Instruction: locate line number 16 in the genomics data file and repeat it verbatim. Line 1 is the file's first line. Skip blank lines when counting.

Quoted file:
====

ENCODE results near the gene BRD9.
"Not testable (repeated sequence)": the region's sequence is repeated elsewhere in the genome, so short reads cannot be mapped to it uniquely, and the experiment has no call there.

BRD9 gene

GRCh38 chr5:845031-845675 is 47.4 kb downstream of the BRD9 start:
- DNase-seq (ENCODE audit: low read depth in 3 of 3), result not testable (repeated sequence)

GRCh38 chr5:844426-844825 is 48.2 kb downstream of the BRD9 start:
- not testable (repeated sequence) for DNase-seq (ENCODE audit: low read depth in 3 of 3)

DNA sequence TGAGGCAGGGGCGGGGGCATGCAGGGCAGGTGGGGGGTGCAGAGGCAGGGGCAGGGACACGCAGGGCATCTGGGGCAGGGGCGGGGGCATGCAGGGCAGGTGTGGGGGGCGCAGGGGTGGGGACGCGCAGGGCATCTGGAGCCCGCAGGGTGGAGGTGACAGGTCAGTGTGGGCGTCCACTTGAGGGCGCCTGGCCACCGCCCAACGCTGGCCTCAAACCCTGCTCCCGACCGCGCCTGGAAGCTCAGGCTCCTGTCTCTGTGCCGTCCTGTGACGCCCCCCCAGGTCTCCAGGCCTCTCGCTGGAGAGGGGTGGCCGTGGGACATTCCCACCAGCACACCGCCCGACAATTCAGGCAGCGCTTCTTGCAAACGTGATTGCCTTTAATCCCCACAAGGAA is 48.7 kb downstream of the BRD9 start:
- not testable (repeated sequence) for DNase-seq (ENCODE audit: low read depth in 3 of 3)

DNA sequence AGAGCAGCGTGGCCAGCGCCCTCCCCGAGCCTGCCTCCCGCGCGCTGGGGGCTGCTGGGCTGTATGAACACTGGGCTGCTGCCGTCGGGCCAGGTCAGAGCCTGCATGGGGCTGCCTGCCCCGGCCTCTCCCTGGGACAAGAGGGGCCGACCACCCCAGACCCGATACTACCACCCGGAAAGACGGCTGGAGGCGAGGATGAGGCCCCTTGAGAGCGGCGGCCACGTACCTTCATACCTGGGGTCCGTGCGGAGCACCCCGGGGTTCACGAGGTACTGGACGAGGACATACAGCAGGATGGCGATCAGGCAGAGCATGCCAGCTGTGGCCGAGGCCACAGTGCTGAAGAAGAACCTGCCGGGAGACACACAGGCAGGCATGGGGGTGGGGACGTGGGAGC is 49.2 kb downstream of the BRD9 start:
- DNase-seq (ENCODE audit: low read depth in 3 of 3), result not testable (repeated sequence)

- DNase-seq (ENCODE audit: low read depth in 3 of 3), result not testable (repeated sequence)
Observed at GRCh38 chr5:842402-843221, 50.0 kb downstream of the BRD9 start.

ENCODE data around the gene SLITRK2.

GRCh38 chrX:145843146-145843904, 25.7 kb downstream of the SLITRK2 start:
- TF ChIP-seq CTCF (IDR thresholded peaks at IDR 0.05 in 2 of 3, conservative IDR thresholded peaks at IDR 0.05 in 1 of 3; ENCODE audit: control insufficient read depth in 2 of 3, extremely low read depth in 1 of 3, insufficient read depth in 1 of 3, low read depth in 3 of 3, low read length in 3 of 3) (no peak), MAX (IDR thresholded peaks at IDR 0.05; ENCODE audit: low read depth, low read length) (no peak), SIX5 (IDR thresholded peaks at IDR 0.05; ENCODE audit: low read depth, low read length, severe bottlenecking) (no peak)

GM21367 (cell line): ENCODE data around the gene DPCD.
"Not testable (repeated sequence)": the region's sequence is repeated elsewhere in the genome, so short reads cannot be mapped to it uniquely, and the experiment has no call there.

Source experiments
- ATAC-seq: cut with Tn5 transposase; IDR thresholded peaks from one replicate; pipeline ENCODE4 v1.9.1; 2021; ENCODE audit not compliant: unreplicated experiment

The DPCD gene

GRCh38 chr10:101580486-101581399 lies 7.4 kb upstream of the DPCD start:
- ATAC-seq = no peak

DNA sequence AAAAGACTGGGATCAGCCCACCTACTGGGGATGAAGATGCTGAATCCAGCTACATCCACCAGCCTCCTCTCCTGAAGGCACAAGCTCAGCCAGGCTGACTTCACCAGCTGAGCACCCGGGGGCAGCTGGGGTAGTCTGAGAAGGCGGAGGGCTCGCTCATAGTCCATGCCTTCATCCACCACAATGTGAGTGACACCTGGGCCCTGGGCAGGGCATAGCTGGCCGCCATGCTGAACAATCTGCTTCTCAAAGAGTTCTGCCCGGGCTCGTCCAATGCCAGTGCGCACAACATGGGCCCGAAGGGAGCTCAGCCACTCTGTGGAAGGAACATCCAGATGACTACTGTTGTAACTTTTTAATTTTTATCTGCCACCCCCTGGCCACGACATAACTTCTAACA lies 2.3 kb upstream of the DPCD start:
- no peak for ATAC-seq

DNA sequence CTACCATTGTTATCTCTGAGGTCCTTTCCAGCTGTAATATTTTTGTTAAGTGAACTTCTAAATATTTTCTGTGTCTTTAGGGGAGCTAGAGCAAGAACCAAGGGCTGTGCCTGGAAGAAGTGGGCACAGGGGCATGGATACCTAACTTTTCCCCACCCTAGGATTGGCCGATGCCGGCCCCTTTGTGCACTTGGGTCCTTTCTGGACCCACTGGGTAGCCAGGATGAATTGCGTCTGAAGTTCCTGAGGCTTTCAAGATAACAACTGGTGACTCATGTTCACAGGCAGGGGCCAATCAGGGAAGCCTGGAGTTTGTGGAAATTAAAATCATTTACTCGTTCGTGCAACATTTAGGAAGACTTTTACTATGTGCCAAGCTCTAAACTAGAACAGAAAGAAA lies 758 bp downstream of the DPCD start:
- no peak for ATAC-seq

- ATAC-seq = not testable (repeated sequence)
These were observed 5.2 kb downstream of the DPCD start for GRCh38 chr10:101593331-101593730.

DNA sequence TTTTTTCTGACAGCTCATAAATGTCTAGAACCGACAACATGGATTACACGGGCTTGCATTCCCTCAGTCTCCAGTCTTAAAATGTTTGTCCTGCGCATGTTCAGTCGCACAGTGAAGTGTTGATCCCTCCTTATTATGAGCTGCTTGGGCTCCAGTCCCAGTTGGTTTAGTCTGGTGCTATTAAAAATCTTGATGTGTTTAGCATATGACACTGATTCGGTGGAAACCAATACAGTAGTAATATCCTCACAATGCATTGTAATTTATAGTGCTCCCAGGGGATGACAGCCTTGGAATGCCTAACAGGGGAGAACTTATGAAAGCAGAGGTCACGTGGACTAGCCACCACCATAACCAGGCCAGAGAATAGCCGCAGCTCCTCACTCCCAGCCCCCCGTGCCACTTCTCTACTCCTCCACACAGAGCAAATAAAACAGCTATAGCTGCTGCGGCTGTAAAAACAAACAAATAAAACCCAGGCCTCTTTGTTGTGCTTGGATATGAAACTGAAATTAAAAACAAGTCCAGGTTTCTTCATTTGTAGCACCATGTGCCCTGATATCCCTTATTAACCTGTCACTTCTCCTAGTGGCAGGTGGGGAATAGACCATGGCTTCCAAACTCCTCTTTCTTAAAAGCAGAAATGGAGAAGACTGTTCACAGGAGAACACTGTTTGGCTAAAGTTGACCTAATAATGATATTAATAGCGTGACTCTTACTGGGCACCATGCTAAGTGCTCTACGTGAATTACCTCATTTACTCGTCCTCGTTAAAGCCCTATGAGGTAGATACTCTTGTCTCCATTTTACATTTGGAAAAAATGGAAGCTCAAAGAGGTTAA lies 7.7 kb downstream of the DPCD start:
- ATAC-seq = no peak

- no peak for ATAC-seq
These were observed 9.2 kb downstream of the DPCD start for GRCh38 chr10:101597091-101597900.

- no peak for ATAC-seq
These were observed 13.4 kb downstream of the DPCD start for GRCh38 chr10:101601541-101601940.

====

- TF ChIP-seq CTCF (IDR thresholded peaks at IDR 0.05 in 2 of 3, conservative IDR thresholded peaks at IDR 0.05 in 1 of 3; ENCODE audit: control insufficient read depth in 2 of 3, extremely low read depth in 1 of 3, insufficient read depth in 1 of 3, low read depth in 3 of 3, low read length in 3 of 3) (no peak), MAX (IDR thresholded peaks at IDR 0.05; ENCODE audit: low read depth, low read length) (no peak), SIX5 (IDR thresholded peaks at IDR 0.05; ENCODE audit: low read depth, low read length, severe bottlenecking) (no peak)